Is this a coup? German Chancellor Angela Merkel speaks with Greek Ambassador Panagiotis Kalogeropoulos at the Chancellery in Berlin, on July 13, 2015. Reuters/Axel Schmidt

For Christoph Zenker, the real problem with European lenders offering Greece a new bailout deal is what happens once the money gets to Greece. Who, he asked, will ensure it won't go to waste. “In the end, the taxpayers will pay, not the banks,” said the 55-year-old owner of Pension am Jakobsplatz, a small bed and breakfast in Munich. “All the money we will send [to Greece] will just diffuse into the corruption that's there, and it won’t help very much."

Opinion polls suggest that the German public generally opposes leniency toward the Greeks and commiseration with the country’s financial woes. But interviews with Germans Monday underscored far more nuanced attitudes and a broad array of opinions about the impact of the Greek bailout on German lives. For many Germans, there was a sense of uncertainty about how the deal would ultimately play out.

“It can’t be that simple. It can’t be that ‘Greek people are lazy’ or ‘the European Union wants to destroy Greece,'” said Thomas Lehner, 26 of Munich who is a business school student in the U.K., in a telephone interview. “It worries me that there are those strong positions.”

European leaders negotiated for 17 hours before arriving at an agreement early Monday to offer Greece a bailout deal of 86 billion euros, or $96 million, in exchange for strict austerity measures that included trimming pensions, raising value-added taxes and privatizing Greek assets. The Greek Parliament has to approve the deal and implement several new laws by Wednesday in order receive the funds, even as some European leaders have little faith in the country’s ability to uphold those measures and ultimately deflate what critics describe as a bloated public sector mired in wasteful spending and corruption.

Emotions have run high ever since the deal was announced, with the hashtag #ThisIsACoup going viral on social media as many decried the terms of the deal imposed by German negotiators as unnecessarily severe and intended to dethrone the leftist government in Athens. But all the reactions to such a complex agreement could hardly be encapsulated in a single hashtag.

Public opinion surveys suggest that Germans are largely not on Greece’s side in this crisis. In January, poll data showed that 61 percent of Germans favored the “Grexit,” or a Greek exit from the eurozone. Roughly 68 percent opposed debt forgiveness and 80 percent favored stern austerity measures. In a more recent poll, 10 percent of Germans said they supported more concessions to Greece, the Wall Street Journal reported.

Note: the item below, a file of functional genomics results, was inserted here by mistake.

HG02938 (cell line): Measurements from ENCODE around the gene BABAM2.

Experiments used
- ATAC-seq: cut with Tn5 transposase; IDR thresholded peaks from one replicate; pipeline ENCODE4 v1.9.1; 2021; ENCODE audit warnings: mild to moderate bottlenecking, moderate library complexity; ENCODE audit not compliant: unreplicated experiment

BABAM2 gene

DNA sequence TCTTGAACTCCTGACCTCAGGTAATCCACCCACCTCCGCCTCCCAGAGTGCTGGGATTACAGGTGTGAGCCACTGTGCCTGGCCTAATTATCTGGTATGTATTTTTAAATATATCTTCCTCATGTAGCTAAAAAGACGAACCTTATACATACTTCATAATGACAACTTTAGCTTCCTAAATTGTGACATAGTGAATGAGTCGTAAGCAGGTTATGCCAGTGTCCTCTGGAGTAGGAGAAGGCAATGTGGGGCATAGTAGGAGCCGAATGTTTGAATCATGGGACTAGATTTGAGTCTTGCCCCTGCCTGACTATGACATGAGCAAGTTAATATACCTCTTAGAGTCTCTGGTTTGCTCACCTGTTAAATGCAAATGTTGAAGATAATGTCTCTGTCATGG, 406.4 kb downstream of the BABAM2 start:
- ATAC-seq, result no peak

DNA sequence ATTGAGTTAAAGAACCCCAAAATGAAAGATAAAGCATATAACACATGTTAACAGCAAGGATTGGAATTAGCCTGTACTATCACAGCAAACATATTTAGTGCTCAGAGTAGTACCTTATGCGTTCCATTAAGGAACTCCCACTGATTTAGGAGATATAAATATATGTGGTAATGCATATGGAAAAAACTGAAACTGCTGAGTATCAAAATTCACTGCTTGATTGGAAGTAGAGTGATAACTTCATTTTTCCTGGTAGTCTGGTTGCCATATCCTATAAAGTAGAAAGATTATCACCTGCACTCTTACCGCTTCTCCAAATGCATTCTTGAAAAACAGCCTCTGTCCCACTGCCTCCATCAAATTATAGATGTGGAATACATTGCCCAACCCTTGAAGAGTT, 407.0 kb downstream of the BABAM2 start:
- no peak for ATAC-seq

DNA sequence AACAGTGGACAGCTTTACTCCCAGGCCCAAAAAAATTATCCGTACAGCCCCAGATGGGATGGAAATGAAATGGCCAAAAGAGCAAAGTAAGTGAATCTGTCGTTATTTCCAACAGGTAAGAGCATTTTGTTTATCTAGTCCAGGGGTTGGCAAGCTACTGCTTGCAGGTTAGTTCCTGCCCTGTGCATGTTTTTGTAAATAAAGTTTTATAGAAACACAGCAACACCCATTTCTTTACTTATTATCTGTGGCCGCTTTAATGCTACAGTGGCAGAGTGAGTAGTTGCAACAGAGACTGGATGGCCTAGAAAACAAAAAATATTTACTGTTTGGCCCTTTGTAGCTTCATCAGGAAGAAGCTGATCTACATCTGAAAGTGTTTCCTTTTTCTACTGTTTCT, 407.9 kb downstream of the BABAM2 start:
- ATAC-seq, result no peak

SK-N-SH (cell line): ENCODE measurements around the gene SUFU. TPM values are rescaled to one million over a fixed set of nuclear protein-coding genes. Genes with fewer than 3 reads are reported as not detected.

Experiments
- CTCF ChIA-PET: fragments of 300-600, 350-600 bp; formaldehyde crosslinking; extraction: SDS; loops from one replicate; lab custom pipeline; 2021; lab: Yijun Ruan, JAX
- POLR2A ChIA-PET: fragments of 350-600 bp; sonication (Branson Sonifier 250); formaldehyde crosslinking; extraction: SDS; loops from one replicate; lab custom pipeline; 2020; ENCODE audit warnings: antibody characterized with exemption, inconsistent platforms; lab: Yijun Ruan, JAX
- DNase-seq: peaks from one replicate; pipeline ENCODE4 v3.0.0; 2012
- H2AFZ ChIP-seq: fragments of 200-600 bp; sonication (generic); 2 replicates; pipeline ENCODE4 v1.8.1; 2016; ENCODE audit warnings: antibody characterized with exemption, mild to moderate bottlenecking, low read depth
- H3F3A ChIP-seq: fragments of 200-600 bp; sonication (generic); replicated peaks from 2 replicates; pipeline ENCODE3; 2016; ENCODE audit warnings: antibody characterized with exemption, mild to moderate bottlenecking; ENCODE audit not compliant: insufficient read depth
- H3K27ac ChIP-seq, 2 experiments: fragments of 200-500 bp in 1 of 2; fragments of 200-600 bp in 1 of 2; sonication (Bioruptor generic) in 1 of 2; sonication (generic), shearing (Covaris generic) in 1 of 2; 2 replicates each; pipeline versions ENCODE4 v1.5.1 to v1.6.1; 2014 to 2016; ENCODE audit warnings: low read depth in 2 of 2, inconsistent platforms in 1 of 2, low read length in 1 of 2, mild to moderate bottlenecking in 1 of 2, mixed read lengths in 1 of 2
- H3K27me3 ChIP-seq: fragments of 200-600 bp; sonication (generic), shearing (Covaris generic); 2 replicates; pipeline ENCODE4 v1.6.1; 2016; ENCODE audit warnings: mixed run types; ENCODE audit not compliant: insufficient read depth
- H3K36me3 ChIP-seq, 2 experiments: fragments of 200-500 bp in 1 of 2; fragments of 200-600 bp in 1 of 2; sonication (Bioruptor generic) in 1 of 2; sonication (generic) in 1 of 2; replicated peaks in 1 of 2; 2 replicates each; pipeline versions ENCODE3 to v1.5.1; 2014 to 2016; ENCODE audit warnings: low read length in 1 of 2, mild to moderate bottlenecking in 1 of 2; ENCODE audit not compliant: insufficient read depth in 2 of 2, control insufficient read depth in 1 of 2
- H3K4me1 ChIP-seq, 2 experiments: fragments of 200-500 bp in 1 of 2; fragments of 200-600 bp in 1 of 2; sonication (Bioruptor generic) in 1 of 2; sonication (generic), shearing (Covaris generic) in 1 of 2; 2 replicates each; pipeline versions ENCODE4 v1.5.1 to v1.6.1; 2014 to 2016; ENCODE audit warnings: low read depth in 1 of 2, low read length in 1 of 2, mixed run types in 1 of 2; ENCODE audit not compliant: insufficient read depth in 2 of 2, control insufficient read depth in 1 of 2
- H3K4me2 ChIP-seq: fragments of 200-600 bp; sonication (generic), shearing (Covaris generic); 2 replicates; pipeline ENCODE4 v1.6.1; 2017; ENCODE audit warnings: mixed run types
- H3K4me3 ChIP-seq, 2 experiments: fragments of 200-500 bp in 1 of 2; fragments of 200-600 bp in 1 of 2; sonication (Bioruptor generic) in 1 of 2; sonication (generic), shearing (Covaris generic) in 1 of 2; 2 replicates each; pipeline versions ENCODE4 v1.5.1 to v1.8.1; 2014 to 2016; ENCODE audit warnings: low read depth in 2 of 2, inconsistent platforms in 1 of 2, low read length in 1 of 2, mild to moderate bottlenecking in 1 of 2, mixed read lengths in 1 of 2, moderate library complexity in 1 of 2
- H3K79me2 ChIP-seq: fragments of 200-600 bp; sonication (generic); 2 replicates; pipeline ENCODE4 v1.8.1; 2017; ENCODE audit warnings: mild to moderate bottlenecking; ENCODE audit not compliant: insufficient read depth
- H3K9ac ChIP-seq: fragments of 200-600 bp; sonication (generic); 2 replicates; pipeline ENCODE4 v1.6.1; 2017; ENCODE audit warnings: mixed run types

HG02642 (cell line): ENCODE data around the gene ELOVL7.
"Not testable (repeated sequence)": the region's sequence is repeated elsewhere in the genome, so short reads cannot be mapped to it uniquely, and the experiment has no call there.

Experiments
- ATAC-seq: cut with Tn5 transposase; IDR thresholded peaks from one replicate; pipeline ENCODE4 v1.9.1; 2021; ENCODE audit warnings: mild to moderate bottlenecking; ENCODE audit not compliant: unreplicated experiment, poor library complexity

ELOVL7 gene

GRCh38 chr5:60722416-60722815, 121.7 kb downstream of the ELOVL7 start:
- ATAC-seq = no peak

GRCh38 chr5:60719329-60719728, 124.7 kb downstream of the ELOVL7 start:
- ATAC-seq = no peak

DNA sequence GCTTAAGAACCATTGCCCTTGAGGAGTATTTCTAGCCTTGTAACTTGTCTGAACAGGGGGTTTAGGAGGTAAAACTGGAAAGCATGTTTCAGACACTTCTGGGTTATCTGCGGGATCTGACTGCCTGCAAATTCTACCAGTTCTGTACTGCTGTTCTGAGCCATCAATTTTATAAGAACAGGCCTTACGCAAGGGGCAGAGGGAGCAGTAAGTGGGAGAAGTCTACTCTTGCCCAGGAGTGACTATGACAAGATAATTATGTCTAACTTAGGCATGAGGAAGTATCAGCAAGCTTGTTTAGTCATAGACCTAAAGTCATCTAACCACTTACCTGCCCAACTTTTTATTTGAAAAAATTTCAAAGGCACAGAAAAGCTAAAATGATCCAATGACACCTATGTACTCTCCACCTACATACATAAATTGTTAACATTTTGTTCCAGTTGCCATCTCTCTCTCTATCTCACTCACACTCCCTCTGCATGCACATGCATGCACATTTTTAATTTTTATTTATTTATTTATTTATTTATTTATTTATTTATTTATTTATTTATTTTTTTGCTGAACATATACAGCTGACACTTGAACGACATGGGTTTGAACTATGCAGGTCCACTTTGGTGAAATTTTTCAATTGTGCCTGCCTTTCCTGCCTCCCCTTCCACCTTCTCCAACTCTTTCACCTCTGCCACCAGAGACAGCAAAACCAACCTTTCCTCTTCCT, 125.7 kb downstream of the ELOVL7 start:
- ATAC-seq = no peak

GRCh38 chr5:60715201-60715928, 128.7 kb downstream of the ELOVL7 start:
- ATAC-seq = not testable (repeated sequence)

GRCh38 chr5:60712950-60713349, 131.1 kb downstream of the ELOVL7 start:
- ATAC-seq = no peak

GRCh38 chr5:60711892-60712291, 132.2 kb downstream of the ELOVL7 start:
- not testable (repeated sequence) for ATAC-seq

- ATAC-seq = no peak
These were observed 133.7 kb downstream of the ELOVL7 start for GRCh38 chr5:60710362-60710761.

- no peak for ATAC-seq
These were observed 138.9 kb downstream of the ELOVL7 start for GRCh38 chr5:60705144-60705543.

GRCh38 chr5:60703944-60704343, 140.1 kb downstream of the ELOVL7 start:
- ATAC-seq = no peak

But perhaps both Germans, as well as other Europeans, ought to take the long view when considering the questions of whether and under what conditions Greece deserved its third bailout in five years, several Germans interviewed Monday said. Rather than complaining about who would be paying for such a deal -- European taxpayers or banks -- many urged critics to focus on correcting the system that generated the crisis in the first place. Others questioned Greece’s spending habits, arguing that focusing on the debt payments rather than falling back on nationalist diatribes would be a more effective use of time.

“Greece has to come up with some kind of way to sustainably reform their government, their economy, their public spending,” Lehner said. He said he could not decide whether the austerity measures were justified, but that “money-saving plans” were certainly part of the solution, as long as they were conducted thoughtfully.

“The real problem is a lack of analysis, of understanding what caused this problem,” Lehner concluded. “But in my opinion, it feels that there is no action plan that actually addresses the underlying issues."

Amid so much uncertainty, skepticism towards the effectiveness of such a deal was inevitable. Viktoria, a working student (who declined to give her last name) getting her master’s in management at the Frankfurt School of Finance and Management, was skeptical that the bailout terms could bring change within Greece any more than previous deals had. “I don’t think anything is going to change in the future,” she said.

Still, she said she did not find austerity measures imposed on Greece to be too severe. German Chancellor Angela Merkel was “trying hard not to give away our money for free,” Viktoria said. In the meantime, she questioned why people were so concerned about their taxes being funneled to Greece when she saw evidence of wasted taxpayer dollars just about everywhere else, pointing to unnecessary construction and overpriced infrastructure projects.

Some Germans cast Greeks as lazy people who were leeching off the hard work of others. “The Greeks have been living beyond their means for years,” a man in Osnabrück, northwestern Germany, told the Local, a German news site. "The people there simply don't work enough. I'd see them crowding cafes at four o'clock in the morning.”

One 63-year-old Berlin man offered more sympathy, however, telling the Local that while Greece seemed broadly against the European Union, it needed to stay in the eurozone. “Debt relief is the only possible choice,” he said. “They are an import nation, they need a currency they can exchange -- that means euros or dollars.”